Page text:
Case against haulage company over unsecured forklifts on Limerick motorway thrown out

David Hurley


David Hurley

Photographs of the truck and forklifts were sumbitted

Photographs of the truck and forklifts were sumbitted

A CRIMINAL prosecution brought against a haulage company and one of its drivers was dismissed after a judge ruled the summons before the court was “fundamentally defective”.

Hemps Haulage limited which has a registered address at Blessington, County Wicklow was prosecuted in relation to a detection on the M7 motorway near Castleconnell on May 26, 2017.

The driver of a three-axle truck which was stopped  –  Dale Haran, 52, who has an address in Finglas, Dublin –  was also before Limerick District Court accused “failing to take adequate precautions to permit a load from falling”.

Garda Brian O’Dywer of the divisional Roads Policing Unit said he was on duty at a multi agency checkpoint when a truck being driven by Mr Haran was stopped at around 11.45am.

While speaking with the defendant at the scene he noticed something “sticking out through” the side of the trailer and made further enquiries. 

He told Judge Brian O’Shea he subsequently established that five Hyster forklifts – each weighing around three tonnes – were being transported by Mr Haran.

While there was no issue with the overall weight of the load, Garda O’Dwyer said he did not believe the forklifts were properly secured.

“I observed worn blue ratchet straps which was not good enough. The load was unsecured and I highlighted this to the driver,” he said. 

Garda O’Dwyer said under road traffic regulations special-purpose chains should have been used to secure each of the forklifts on the trailer.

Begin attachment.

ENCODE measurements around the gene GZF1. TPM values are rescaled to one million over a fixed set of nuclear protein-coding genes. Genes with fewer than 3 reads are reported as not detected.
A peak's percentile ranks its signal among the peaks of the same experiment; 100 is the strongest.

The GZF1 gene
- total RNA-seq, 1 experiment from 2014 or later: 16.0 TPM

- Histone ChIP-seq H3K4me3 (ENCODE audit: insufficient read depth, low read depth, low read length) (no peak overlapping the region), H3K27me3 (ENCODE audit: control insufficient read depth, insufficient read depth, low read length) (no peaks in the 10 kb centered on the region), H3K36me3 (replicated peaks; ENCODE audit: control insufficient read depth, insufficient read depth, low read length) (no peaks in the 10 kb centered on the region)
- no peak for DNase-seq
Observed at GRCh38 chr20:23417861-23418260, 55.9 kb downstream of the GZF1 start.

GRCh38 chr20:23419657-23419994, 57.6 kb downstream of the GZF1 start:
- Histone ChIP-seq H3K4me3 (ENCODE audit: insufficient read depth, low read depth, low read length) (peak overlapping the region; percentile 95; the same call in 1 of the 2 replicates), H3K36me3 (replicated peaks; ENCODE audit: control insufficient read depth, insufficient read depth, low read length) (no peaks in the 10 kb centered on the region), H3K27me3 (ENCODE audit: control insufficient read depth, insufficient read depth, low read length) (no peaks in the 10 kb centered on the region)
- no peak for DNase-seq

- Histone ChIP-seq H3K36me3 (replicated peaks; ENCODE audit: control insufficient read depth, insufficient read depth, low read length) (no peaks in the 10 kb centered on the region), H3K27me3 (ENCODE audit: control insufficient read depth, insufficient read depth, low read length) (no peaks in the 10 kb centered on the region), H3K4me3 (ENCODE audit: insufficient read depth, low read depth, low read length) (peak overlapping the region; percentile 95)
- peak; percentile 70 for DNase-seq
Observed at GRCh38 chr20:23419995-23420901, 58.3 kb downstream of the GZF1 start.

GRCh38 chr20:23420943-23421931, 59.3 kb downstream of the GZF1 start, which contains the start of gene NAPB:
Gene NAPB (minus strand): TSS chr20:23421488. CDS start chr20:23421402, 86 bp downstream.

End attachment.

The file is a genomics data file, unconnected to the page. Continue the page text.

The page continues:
He added that the side curtains on trailers such as the one he stopped “are there to keep products dry” and designed to secure a load.

Sergeant Kevin Bourke, who was called as an expert witness, said the ratchet straps which were used did not have the structural integrity to stop the forklifts from moving in the event of an accident or heavy braking. 

”One it begins to move, it builds momentum, it’s a House of Cards scenario,” he said adding that he did not believe the person who loaded the forklifts was properly trained in load security.

Being questioned by solicitor Darach McCarthy, Sergeant Bourke agreed he did not examine any of the forklifts or the ratchet straps and that the report he prepared was based on photographs which were taken at the scene by Garda O’Dwyer.

He agreed there is confusion generally in relation to how heavy loads should be properly secured and that he has encountered loads which had been secured in a similar way in the past.

Following the conclusion of the prosecution case, Judge O’Shea said he had concerns in relation to law.

He said he was “struggling to reconcile” the alleged offence before the court with the particulars as outlined on the summons.

The judge said there is a difference between taking preventative measures and actively carrying an unsecured load as was outlined to the court.

”The particulars of the offence on the summons do not reconcile with an offence known to the law,” he said.

Dismissing the prosecution, he said he was of the view the summons was “fundamentally defective”.